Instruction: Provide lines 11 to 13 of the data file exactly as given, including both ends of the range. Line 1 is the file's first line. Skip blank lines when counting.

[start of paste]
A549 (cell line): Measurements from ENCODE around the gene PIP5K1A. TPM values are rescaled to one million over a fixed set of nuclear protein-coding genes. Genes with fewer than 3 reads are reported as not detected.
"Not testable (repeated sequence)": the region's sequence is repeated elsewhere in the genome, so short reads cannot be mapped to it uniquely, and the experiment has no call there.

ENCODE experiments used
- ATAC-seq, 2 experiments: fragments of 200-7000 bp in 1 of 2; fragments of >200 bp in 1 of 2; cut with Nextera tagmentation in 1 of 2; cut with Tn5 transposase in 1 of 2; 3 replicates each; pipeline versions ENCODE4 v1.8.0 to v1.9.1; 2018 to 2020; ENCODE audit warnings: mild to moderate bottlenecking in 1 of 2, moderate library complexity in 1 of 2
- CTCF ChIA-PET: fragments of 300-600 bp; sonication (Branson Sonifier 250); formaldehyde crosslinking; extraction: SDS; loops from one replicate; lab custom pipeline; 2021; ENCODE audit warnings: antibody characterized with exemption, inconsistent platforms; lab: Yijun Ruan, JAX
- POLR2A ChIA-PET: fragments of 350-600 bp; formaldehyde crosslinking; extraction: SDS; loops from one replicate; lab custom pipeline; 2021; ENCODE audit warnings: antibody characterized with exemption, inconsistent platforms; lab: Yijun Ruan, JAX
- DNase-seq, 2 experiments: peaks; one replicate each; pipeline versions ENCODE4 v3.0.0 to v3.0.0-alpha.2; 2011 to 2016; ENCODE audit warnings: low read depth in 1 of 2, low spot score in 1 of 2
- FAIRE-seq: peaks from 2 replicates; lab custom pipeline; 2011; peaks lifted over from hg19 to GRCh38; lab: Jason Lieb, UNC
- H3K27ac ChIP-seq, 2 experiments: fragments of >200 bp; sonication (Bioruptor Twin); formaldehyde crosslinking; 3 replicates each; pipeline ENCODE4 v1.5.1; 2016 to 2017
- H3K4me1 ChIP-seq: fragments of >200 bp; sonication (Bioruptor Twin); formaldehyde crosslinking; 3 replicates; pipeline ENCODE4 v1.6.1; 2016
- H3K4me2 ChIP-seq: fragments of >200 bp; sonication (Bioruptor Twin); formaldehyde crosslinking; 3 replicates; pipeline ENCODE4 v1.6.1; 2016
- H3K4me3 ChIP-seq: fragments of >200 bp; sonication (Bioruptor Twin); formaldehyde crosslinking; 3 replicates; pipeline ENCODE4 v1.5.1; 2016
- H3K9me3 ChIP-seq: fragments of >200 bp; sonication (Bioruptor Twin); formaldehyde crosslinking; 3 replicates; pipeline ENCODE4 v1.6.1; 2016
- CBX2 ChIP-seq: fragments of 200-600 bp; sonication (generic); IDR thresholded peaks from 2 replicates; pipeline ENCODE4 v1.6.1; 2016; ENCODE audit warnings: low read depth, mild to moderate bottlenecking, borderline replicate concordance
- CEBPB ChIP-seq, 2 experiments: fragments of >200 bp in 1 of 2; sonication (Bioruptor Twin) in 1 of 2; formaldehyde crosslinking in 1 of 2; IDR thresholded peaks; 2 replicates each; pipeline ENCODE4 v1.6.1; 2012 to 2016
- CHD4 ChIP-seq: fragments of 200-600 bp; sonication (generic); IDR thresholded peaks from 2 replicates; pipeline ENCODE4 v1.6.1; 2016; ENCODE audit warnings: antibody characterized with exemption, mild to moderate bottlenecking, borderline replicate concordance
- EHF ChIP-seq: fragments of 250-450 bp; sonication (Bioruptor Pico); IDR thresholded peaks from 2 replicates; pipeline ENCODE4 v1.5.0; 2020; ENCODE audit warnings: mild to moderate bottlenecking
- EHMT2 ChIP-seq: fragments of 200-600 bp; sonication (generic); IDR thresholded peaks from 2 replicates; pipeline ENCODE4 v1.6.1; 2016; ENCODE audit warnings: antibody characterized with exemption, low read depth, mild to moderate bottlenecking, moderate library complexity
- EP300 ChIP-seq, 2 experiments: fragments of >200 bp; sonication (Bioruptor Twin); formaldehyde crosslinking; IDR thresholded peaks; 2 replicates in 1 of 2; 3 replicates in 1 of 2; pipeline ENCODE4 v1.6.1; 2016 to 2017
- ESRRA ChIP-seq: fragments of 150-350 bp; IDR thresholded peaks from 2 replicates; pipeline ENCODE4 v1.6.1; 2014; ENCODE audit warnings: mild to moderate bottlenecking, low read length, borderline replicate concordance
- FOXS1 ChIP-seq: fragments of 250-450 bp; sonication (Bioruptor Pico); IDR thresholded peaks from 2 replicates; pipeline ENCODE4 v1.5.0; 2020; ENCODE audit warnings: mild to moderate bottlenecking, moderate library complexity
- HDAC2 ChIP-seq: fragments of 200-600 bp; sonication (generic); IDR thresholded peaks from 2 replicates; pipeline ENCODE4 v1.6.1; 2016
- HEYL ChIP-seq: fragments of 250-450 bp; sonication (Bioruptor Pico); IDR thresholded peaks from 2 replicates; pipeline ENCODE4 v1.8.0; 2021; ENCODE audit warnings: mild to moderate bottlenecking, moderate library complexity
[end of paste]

- H3K4me2 ChIP-seq: fragments of >200 bp; sonication (Bioruptor Twin); formaldehyde crosslinking; 3 replicates; pipeline ENCODE4 v1.6.1; 2016
- H3K4me3 ChIP-seq: fragments of >200 bp; sonication (Bioruptor Twin); formaldehyde crosslinking; 3 replicates; pipeline ENCODE4 v1.5.1; 2016
- H3K9me3 ChIP-seq: fragments of >200 bp; sonication (Bioruptor Twin); formaldehyde crosslinking; 3 replicates; pipeline ENCODE4 v1.6.1; 2016